@Lucas I'm think we should definitely be exploring this. some thoughts:
Implicit vs. Explicit: we can interpret something like twitter or fb or the web as a "reputation network", but most people don't actually think about that while they use it. So, just create an implicit reputation network, people just use it because it works for them, you don't need to pitch them on "reputation network".
For example, google traverses the links on all the websites they find, analyzes that graph and uses them to determine a ranking for all websites. That ranking score can be interpreted as "reputation". The authors of those web links may not be thinking "here is a reputable site" or "I want to increase this website's score" but you can interpret this as an expression of trust, not because of the link but more because of the sites they choose not to link to. Linking is an action that expresses trust (involves a risk), not just a statement "I trust X", which is pretty cheap.
Another really interesting thing about page rank, is the graph represents a mathematical model of how humans "surf" the internet. refresher: before search engines where any good, you'd just click around from links to links, go to some site, follow it's links, etc. pagerank simulated this, calculating the probability that if you'd land on a given page if you spent your life just randomly clicking on links. I think the key here is that pagerank is based on a model of what humans already do, it just makes it faster.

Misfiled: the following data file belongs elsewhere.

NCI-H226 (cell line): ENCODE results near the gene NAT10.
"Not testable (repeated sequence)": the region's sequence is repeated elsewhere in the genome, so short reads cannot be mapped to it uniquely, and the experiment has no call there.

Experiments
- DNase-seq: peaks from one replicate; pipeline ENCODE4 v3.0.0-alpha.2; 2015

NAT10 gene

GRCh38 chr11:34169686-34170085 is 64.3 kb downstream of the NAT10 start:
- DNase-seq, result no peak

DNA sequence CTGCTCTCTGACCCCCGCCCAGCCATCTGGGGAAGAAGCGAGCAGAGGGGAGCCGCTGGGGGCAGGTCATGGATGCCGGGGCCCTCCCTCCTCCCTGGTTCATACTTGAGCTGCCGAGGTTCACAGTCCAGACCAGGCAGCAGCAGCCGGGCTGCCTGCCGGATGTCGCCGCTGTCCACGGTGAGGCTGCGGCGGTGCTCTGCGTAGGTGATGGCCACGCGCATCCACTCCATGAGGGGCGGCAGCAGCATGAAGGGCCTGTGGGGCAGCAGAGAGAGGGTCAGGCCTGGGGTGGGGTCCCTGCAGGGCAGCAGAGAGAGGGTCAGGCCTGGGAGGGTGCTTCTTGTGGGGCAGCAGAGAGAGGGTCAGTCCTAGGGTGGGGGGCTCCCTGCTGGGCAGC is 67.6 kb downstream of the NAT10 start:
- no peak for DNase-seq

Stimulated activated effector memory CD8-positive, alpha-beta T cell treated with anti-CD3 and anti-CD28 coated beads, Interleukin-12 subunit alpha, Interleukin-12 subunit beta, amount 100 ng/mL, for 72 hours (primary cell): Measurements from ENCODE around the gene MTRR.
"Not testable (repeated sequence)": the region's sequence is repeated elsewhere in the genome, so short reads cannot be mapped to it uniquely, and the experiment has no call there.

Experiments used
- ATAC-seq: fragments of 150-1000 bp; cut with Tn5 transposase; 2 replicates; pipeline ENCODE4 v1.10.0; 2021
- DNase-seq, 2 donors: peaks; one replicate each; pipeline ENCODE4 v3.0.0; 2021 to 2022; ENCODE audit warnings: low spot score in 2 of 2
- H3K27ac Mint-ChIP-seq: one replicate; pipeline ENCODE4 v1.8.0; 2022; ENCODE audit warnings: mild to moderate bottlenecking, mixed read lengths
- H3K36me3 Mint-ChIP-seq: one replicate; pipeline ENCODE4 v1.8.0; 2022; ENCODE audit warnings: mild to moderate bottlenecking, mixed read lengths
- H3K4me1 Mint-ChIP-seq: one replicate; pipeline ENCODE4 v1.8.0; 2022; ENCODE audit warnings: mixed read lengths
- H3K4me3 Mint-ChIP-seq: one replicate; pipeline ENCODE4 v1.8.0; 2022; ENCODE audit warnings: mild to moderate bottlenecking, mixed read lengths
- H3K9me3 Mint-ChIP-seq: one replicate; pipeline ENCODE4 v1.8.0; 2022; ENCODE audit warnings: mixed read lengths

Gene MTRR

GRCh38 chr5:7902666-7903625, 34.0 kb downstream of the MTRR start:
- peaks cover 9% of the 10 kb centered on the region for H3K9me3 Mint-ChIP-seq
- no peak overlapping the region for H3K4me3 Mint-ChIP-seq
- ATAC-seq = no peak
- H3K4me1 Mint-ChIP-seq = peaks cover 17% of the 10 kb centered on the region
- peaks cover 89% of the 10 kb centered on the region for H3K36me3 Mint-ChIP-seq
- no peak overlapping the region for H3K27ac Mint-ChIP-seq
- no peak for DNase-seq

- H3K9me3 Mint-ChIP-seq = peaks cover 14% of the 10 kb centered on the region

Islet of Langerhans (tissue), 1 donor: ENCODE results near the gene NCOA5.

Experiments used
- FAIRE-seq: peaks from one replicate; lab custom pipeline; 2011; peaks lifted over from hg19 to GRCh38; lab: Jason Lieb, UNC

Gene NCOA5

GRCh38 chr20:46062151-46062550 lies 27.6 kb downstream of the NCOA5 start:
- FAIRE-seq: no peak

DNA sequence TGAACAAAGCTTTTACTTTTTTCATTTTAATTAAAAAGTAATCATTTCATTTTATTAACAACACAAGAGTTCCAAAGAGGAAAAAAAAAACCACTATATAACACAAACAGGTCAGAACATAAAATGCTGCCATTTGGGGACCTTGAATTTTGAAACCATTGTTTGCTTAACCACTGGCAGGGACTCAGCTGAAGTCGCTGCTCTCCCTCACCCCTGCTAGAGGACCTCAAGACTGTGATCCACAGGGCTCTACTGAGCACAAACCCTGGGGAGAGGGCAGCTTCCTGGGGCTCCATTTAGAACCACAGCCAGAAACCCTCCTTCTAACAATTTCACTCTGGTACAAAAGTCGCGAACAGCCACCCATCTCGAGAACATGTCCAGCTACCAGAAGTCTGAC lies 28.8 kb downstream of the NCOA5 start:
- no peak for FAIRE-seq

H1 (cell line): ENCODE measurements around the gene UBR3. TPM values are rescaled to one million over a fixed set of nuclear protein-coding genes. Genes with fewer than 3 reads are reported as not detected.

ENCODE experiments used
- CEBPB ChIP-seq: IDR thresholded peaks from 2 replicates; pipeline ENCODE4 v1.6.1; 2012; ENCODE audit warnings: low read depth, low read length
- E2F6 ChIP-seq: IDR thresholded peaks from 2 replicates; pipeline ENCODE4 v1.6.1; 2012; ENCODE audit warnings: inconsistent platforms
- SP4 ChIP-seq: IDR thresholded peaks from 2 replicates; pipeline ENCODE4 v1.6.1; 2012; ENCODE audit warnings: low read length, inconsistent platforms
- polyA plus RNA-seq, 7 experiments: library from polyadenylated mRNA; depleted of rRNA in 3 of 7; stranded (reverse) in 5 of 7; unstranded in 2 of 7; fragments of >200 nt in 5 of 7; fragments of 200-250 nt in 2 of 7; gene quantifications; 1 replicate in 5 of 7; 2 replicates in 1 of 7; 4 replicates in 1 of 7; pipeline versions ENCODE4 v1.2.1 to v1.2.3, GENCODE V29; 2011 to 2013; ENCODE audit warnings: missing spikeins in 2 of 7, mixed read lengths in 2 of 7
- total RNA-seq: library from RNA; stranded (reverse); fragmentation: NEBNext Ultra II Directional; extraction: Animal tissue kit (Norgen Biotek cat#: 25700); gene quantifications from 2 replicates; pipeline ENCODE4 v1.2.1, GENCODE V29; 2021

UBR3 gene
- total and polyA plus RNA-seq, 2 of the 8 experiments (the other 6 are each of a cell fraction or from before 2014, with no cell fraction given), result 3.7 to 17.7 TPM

Gameability - how easy is it to create the appearance of trust/value?
systems like ebay have "feedback" which seems easy, and works in the case of ebay because ebay charges a transaction fee which would make it expensive to create a fake reputation. For example: I could create a bunch of ebay accounts and make my sock puppet accounts "buy" from me, then give me good feedback, so it would appear I made many transactions. However, even though I don't post the goods (to myself) I'd still have to pay the ebay transaction fee! So if you see someone on ebay who has made thousands of transactions, the transaction fees for those may add up to more than they could make if they ripped me off one one transaction, so I can be pretty confidant in making that purchase.
In a decentralized system like ssb, an identity is just a key pair, and I could generate thousands of those a second, it would be really easy to create sock puppets that appeared to "trust" me. Any realistic reputation system would need to have a way to rule this out - a straight sum of all the feedback probably wouldn't work, but something that traced a social graph might.